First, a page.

Epigenetic experiments with human samples also raise ethical concerns. As any experimentation with human subjects, these experiments must respect all the bioethics principles, which include, among others, avoiding all unnecessary physical and mental suffering; obtaining free and informed consent; and allowing the subjects to withdraw from the experiments or withdraw their consent whenever they wish. Torture survivors can be particularly vulnerable and measures must be taken to avoid re-traumatisation. In addition, privacy and confidentiality must be respected, especially taking into account that some epigenetic methods can reveal the genetic information of the subject.
Advantages of epigenetic methods
Despite all these caveats, epigenetic methods can have advantages when it comes to torture. Particularly promising are results obtained in people subjected to acute sleep deprivation. Compared with individuals who got a full night’s sleep, sleep-deprived subjects showed differences in epigenetic marks in genes related with sleep/wake cycles. Not only does this indicate that stress induces epigenetic changes – something previously shown in animals – it also suggests that certain forms of stress or trauma can be associated with specific changes in epigenetic marks. Let us imagine that torture is associated with epigenetic changes. Then, it would be worth testing whether there are epigenetic changes that are distinctive of certain forms of torture. Moreover, some epigenetic marks are stable and can be detected years after a traumatic event has occurred. There is the possibility that, if torture leaves molecular scars, these can be revealed when other physical signs have already disappeared or never existed.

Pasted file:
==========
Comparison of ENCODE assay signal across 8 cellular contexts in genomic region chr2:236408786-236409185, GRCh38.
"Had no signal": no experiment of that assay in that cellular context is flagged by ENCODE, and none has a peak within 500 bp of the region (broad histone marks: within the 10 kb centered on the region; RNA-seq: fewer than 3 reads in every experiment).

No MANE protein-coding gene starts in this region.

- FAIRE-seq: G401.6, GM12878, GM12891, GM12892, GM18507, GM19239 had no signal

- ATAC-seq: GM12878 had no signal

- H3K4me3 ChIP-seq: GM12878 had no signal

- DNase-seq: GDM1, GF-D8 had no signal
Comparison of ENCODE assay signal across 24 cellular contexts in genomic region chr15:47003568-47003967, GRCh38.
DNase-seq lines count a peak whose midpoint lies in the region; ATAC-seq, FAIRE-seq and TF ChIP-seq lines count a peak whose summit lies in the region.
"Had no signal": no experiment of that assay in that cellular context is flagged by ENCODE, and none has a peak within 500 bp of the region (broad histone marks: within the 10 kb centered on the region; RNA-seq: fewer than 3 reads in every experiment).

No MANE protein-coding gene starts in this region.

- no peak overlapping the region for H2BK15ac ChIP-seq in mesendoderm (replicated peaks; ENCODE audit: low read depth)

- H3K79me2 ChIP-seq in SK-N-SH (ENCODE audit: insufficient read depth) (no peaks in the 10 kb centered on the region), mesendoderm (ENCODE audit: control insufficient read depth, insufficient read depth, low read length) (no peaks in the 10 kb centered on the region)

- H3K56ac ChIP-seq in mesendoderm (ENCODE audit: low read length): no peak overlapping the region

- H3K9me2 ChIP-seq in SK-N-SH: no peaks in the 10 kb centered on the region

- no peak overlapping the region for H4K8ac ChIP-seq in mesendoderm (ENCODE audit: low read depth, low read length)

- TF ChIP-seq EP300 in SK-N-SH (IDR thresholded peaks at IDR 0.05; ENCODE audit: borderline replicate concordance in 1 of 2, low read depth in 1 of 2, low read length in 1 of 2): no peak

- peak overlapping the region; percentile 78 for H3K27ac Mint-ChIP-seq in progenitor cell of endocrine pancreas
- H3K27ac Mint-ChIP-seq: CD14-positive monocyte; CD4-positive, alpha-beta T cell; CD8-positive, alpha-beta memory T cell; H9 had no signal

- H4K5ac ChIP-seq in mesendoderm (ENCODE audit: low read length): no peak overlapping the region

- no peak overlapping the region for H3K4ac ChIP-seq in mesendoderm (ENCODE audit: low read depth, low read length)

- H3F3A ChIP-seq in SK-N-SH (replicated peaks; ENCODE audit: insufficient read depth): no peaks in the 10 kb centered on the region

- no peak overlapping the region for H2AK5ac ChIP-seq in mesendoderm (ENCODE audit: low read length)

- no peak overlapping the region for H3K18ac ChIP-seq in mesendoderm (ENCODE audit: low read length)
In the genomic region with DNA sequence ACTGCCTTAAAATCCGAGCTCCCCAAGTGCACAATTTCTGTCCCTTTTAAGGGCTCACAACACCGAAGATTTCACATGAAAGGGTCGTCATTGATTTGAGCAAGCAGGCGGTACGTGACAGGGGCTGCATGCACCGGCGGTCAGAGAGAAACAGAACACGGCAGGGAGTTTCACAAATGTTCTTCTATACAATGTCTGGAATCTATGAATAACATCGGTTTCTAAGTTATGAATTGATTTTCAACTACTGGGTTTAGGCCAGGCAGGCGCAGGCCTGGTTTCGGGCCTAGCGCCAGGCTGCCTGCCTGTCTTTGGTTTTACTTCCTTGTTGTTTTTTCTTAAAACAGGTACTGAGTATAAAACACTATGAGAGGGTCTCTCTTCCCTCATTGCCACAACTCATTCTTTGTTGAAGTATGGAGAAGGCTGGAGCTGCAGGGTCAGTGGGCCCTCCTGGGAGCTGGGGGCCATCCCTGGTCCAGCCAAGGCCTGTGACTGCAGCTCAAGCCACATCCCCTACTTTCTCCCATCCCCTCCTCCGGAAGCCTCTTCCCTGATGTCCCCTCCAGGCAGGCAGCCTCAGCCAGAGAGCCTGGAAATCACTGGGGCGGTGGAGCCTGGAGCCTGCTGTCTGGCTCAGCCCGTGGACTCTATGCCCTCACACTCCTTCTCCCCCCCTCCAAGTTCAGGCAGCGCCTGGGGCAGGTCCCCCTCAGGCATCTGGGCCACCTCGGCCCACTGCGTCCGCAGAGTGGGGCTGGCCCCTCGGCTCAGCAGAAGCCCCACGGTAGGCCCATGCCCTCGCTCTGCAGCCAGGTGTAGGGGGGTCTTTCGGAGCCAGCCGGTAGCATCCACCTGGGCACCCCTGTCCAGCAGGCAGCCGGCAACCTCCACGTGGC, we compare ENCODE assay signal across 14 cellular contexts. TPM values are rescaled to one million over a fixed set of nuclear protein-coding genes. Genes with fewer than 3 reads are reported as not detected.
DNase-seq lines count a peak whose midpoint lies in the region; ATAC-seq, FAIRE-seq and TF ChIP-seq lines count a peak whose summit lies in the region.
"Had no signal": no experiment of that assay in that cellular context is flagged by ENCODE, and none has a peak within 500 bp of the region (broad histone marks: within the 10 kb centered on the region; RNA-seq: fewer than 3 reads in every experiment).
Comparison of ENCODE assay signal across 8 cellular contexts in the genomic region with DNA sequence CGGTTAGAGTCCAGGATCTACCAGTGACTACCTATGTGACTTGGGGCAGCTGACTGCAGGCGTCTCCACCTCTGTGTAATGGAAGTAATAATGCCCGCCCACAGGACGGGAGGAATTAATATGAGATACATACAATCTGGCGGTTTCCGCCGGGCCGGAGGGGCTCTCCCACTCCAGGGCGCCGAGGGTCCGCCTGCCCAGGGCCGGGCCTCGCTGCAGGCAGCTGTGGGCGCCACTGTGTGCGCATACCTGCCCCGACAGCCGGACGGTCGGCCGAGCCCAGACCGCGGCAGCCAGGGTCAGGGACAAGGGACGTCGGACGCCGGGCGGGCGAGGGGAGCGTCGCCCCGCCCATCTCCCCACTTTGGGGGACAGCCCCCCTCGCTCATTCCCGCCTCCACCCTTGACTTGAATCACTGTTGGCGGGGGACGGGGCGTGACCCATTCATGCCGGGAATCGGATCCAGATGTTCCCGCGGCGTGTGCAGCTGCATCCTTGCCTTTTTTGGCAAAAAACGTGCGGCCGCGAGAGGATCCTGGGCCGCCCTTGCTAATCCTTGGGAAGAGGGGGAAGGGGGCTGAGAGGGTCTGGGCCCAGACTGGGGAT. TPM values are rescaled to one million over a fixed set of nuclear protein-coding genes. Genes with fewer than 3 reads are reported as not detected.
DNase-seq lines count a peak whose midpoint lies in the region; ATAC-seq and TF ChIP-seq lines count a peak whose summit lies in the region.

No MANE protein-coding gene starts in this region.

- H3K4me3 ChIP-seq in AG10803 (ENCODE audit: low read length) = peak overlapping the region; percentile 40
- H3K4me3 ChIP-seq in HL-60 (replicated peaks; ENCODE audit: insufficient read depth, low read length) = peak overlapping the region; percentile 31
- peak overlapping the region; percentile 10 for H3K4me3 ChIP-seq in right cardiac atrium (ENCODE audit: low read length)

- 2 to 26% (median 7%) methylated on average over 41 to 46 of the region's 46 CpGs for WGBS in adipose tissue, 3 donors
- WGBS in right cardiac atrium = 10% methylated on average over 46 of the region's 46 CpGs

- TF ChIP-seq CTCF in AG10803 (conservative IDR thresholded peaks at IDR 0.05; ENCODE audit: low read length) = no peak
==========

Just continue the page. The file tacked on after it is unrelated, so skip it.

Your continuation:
In sum, the technology to analyse epigenetic marks is available and might be used to determine whether torture is associated with epigenetic changes. Torture survivors, especially those without physical marks of this atrocious human rights violation, are in dire need of proof of their experience. It is a moral imperative to test whether epigenetic methods are useful for this purpose. Finding biological markers of torture would not only help survivors to prove their case and obtain justice, reparation and redress, it would also contribute to preventing torture because it would make potential torturers think twice before inflicting such abhorrent treatment. Other potential benefits would be helping to find new methods to mitigate the effects of torture on the health of survivors and helping to refine the definition of torture. Science can contribute to preventing and prosecuting human rights violations and hopefully epigenetic methods will be a new tool for this purpose.
Paula Suárez-López is a scientist who has made a career change to the human rights field after doing scientific research for three decades. She has a PhD in Biological Sciences and a recent MA in Theory and Practice of Human Rights. She has published her work in various peer-reviewed journals. Currently, her main interest is the use of science to advance human rights.